field GF(*q*). If possible, the output is
*G* rewritten over the subfield of GF(*q*) generated by the traces of the
elements of *G*. If no rewriting is possible, then the
input *G* is returned.

This section provides some information about the implementations.

**ConstructAllCFGroups**

The function `ConstructAllCFGroups`

constructs all groups of a given
cubefree order up to isomorphism using the Frattini Extension Method as described in Di05,
DiEi05, BeEia, and BeEib. One step in the Frattini
Extension Method is to compute Frattini extensions
and for this purpose some already implemented
methods of the required GAP package GrpConst are used.

Since `ConstructAllCFGroups`

requires only
some special types of irreducible subgroups of GL(2,*p*) (e.g. of cubefree order), it
contains a modified internal version of
`IrreducibleSubgroupsOfGL`

. This means that the latter is not called explicitely by
`ConstructAllCFGroups`

.

**ConstructAllCFSimpleGroups and ConstructAllCFNilpotentGroups**

The construction of simple or nilpotent groups of cubefree order is rather easy, see Di05 or DiEi05. In particular, the methods used in these cases are independent from the methods used in the general cubefree case.

**CountAllCFGroupsUpTo**

As described in Di05 and DiEi05, every cubefree group *G* has
the form *G*=*A*×*I* where *A* is trivial or non-abelian simple and *I* is
solvable. Further, there is a one-to-one correspondence between the solvable
cubefree groups and `some` solvable Frattini-free groups. This one-to-one
correspondence allows to count the number of groups of a given cubefree order without
computing any Frattini extension.
To reduce runtime, the
computed irreducible and reducible subgroups of the general linear groups
GL(2,*p*) and also the number of the computed solvable
Frattini-free groups are stored during the whole computation. This is very
memory consuming but reduces the runtime significantly. The alternative is to
run a loop over `NumberCFGroups`

.
This function was implemented only for experimental purposes and its
implementation could be improved.

**IrreducibleSubgroupsOfGL**

If the input is a matrix group over GF(*q*), then the algorithm needs to
construct GF(*q*^{3}) or GF(*q*^{6}) internally.

**RewriteAbsolutelyIrreducibleMatrixGroup**

The function `RewriteAbsolutelyIrreducibleMatrixGroup`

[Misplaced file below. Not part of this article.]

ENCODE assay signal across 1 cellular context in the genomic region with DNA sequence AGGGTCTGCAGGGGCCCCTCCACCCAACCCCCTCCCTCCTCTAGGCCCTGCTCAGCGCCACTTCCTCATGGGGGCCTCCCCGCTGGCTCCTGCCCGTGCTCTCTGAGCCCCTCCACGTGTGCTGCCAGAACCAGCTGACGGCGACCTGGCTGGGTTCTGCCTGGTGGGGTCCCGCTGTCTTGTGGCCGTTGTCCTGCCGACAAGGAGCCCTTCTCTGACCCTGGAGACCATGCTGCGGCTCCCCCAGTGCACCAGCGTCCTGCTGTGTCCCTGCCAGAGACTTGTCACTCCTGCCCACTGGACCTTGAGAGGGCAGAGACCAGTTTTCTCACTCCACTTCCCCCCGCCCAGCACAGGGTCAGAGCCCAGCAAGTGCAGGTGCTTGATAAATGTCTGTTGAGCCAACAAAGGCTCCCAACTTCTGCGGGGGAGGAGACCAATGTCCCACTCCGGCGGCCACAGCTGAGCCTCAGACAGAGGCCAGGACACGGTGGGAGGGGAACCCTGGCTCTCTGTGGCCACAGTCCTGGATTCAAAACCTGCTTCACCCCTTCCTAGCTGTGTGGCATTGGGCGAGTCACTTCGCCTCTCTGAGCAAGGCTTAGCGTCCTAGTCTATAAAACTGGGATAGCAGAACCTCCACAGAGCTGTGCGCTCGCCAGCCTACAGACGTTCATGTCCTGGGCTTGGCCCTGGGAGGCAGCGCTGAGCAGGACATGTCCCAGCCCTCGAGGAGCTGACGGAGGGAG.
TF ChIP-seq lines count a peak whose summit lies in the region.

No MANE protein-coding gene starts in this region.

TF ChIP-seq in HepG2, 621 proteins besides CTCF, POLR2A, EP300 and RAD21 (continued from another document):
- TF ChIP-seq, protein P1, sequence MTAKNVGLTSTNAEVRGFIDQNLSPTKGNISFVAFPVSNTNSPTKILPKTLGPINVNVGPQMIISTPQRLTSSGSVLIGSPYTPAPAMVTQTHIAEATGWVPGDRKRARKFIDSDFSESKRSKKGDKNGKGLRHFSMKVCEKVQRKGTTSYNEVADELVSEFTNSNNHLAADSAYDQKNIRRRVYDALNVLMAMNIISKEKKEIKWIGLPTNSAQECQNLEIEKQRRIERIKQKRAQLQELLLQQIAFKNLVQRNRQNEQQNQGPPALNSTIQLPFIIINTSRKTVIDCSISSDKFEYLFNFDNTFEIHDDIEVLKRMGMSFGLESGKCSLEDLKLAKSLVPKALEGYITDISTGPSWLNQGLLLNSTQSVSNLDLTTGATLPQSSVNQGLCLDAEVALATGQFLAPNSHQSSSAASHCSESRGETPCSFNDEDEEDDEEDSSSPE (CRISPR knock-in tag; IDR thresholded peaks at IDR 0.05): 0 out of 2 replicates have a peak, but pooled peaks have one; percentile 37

as described
algorithmically in
GlHo97 is a probabilistic Las Vegas algorithm; it retries until a correct
answer is returned. If the input is *G* ≤ GL(*d*,*p*^{r}), then the
expected runtime is *O*(*rd*^{3}).

The package GrpConst contains several implementations of algorithms to construct groups of a given order. One of these algorithms is the Frattini extension method, see Chapter 1. The algorithm used in Cubefree is a modification of the Frattini extension method to the case of cubefree orders.

The advantage of this modification is that the isomorphism
problem at the construction of Frattini extensions is solved completely on a
theoretic level. Also, the construction of the Frattini-free groups up to
isomorphism is reduced to the determination of certain subgroups of groups of
the type GL(2,*p*) and *C*_{p−1}, *p* a prime, and to the construction of subdirect products
of these subgroups. As this is exponential, this is a main bottleneck of the current implementation.

A modification of the Frattini extension method to squarefree orders yields a
powerful
construction algorithm for squarefree groups which is based on number theory
only. An implementation of this algorithm can be found
in the SmallGroups library. Thus for squarefree
groups one should definitely use `AllSmallGroups`

and `NumberSmallGroups`

instead of the functions of Cubefree. The same holds for groups of order
*p*^{2} or *p*^{2}*q*.

Moreover, using the functionality of Cubefree, the SmallGroups library now
contains all groups of cubefree order at most 50000. Hence, also in this case,
one should prefer `AllSmallGroups`

and `NumberSmallGroups`

to access the data
of the library directly.

For all other cubefree orders `n` one can try to use
Cubefree to construct or count the corresponding groups. Note, that the
success of these computations depends basically on the complexity and number
theory of the
prime-power factorization of `n`. For each prime *p* with *p*^{2} | *n* one
might have to construct subgroups of GL(2,*p*) and subdirect products
involving these subgroups. One can use the info class `InfoCF`

to get some
information during the computation.
In order to construct subdirect products, we need a permutation representation of these
matrix groups. To rewrite them at once, we compute a
permutation representation of GL(2,*p*) and apply this isomorphism to the
constructed subgroups. Unfortunately, this is quite time and memory consuming
for bigger primes.

In other words, Cubefree can note handle `unreasonable`
cubefree orders. To get a rough idea of the complexity of the computation of
groups of order *n* and to get a trivial lower bound for the number of
groups, one can use `CubefreeOrderInfo(n)`

.

At the end of this section we consider the quotient *q*(*n*) of `NumberSmallGroups(n)`

and `CubefreeOrderInfo(n)`

for cubefree 1 ≤ *n* ≤ 50000. Although for most of these integers we have a small quotient, note
that *q*(*n*) seems to be unbounded in general. There are 41597 cubefree integers between 1 and 50000 and 26414